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Disagreeing with your parents politically: how to deal (and why you should try to)

Jul. 26, 2018
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Disagreeing with parents is not unique to this generation. Whether it’s varying music tastes, lack of understanding of current fashion trends, or slang that makes it seem like young people speak an entirely different language, our parents are used to thinking differently than us. After all, their parents thought differently than them…and so on, and so on. This repetitive cycle can be referred to as a generational culture gap, and it's pretty much unavoidable. However, this divide doesn’t always have to be a cause for quarrels. It’s up to our parents to teach us about staples from their childhood like The Rolling Stones, and the beloved John Hughes films of the 1980s (just a few of my favorites). The pieces we can take from generations older than us have the potential to not only help us understand things about a time in the world we did not get to experience, but also allow us to shape our own thoughts and mold our own creations. 

But what happens when our disagreements have higher stakes? It’s no secret that the 2016 presidential election caused more family disputes than just uncomfortable conversations at the dinner table. A friend of mine recently shared with me the protocol for her family’s last Thanksgiving dinner. She said, “We had a rule this year at Thanksgiving dinner that if anyone brought up politics they had to go in time-out. No joke, my uncle had to stand in the other room for five minutes.” As silly as it sounds, this way of dealing with things can be the only option for a family to spend time together without the gathering ending in emotional turmoil. This election was different. In November of 2016, we were forced to understand things we never did prior about the people we thought we knew best. 

This topic alone invites an insanely large amount of questions. Most critically, how do we maintain relationships with our loved ones? 

Let’s get one thing straight. I feel beyond lucky to be a small part of a generation filled with such passionate, informed, kind, people with a true desire to change this troubled world. Because of this, the curiosity inside of me sometimes takes control. Over the past few weeks, I shared meaningful conversations with some incredible young people about what it means to them to fundamentally disagree with their parents’ political beliefs, and how they deal with it.

The Issue: Sexual Health

Lisa* shares the struggles she faced growing up in a religious household, and the confusion that is caused by loving and appreciating the people who raised her while holding vastly different views. She said, “My parents are by no means bad people, and their beliefs do not make them so. However, their beliefs do differ from those of my siblings and mine, which is curious because people are supposed to be a product of their environments.” She continued, “Something that my mother and I struggled with and still do struggle with is everything related to sexual health. In her specific terms, waiting until marriage is the only acceptable sex. Growing up, this meant that I had to take my sexual health completely into my own hands, as the topic of sex and everything related to it remained taboo. This was difficult because I wanted to be honest and open with my family, but with certain topics off limits this created a divide that, to be completely candid, we have still not gotten over.”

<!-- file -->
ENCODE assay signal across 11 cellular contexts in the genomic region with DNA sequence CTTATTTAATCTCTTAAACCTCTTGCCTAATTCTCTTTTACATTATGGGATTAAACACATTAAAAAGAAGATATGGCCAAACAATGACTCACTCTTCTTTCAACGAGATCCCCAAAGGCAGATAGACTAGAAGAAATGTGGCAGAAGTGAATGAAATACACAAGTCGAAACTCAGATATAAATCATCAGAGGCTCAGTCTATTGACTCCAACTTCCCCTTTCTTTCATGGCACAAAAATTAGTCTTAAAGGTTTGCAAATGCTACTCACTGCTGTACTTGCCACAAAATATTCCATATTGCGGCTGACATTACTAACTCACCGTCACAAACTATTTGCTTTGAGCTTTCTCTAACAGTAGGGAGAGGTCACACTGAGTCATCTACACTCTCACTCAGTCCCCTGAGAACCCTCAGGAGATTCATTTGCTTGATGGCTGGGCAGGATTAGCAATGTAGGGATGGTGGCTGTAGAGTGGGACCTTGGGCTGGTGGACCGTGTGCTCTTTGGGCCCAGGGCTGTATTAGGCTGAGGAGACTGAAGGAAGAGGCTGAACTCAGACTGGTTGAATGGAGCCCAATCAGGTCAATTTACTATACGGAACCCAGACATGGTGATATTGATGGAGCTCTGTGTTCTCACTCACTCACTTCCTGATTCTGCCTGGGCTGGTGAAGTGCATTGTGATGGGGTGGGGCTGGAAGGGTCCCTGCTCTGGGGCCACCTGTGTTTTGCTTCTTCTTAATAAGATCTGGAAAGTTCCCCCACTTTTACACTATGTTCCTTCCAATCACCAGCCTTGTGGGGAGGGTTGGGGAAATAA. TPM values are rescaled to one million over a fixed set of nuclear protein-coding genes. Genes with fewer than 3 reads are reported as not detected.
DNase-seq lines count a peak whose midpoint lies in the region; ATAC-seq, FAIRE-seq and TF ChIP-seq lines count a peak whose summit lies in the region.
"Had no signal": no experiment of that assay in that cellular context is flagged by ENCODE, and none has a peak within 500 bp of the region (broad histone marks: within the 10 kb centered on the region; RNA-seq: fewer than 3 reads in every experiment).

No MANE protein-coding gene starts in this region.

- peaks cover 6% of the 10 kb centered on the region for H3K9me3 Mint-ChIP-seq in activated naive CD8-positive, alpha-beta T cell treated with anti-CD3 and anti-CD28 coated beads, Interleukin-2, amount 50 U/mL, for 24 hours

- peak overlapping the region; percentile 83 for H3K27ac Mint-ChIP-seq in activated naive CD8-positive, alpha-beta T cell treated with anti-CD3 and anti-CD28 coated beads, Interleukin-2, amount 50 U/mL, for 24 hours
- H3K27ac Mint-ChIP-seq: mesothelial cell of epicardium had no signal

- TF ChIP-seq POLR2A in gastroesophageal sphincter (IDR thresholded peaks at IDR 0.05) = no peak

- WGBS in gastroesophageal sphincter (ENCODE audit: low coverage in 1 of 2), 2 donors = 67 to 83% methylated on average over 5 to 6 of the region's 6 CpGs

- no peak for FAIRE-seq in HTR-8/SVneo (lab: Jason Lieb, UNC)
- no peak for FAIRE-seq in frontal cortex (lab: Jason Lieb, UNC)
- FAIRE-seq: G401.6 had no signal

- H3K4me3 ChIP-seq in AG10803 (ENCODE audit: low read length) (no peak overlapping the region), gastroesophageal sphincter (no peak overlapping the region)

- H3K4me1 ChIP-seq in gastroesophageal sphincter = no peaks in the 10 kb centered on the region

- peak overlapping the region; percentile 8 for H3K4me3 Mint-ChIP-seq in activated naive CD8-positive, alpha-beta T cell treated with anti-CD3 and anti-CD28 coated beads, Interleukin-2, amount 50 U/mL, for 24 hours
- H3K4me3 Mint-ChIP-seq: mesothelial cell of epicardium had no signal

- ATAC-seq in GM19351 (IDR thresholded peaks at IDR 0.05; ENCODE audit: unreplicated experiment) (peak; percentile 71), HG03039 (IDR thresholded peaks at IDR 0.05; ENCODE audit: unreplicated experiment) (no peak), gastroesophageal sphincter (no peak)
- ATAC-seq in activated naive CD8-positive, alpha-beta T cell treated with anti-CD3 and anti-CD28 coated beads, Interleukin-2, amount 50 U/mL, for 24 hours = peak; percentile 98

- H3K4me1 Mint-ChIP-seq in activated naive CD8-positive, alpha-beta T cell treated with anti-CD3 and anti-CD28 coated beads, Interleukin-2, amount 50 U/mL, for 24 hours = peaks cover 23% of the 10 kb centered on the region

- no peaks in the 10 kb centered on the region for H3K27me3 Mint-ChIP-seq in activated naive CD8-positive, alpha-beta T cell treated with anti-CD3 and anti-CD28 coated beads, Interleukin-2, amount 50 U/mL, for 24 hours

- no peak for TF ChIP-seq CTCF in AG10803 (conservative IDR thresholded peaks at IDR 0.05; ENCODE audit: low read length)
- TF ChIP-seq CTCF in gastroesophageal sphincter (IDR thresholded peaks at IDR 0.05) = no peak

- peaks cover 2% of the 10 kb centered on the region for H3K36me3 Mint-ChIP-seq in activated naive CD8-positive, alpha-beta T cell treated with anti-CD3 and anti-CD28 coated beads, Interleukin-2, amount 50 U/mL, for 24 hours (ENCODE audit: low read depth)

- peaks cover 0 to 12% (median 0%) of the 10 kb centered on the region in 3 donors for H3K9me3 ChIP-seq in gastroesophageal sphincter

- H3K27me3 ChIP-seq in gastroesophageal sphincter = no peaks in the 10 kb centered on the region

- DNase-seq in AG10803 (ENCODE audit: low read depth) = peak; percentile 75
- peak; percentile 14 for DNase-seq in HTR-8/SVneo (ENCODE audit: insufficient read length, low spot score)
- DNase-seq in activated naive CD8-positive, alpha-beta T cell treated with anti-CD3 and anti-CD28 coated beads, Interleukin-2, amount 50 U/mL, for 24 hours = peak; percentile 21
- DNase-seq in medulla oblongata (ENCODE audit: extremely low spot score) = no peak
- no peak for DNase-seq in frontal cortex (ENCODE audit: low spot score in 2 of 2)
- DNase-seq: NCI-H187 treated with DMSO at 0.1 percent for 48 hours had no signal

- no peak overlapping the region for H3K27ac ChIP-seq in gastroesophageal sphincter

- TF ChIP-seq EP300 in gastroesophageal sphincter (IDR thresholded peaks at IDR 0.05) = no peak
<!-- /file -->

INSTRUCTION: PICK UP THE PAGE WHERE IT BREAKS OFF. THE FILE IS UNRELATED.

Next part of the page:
The idea of nature vs. nurture seems to come in to play a lot in her mind. She has developed a thorough understanding of why she disagrees with her family. “Through a college education (a very liberal college education, in my case) I formed and determined a core set of political and personal beliefs that I felt confident and educated about enough to voice. I matured into an adult who could express [herself] in a healthy way.  And beyond that, I craved exploring contradictory beliefs. When I came home from college, I explored political themes and current events with my dad. These were the times when I was shocked to learn the real extent of our differences. He, a conservative who identifies as independent but holds very right-wing beliefs, and me, a liberal keen on political activism.” Like many others, she often can’t help but feel a sense of embarrassment when it comes to her parents’ traditional way of thinking. “I am human, and I do have moments when I feel embarrassed or ashamed to be associated [with] people with such seemingly extreme views compared to those of the parents of my friends, and many adults in my community. I don’t really talk about our differences publicly very much, but I always keep their opinions in the back of my mind as I mull over life. Part of my beliefs is being respectful of those who think differently than I do, and doing my best to understand seemingly absurd positions.” 

What inspired me most about my conversation with Lisa was the way she formed a sort of call to action at the end. Rather than trying to change someone’s mind, fighting, or becoming hurt, she remains focused on positive efforts to alter the world for future generations. “I firmly believe that actions speak louder than words, so I do my best to have my actions speak as loudly as they can to help make the world a better place, no matter who will judge. I was raised to be an independent and strong woman, so I will continue to do what I can within my personal agency and defend what I believe is right.” 

The Issues: Immigration and Racism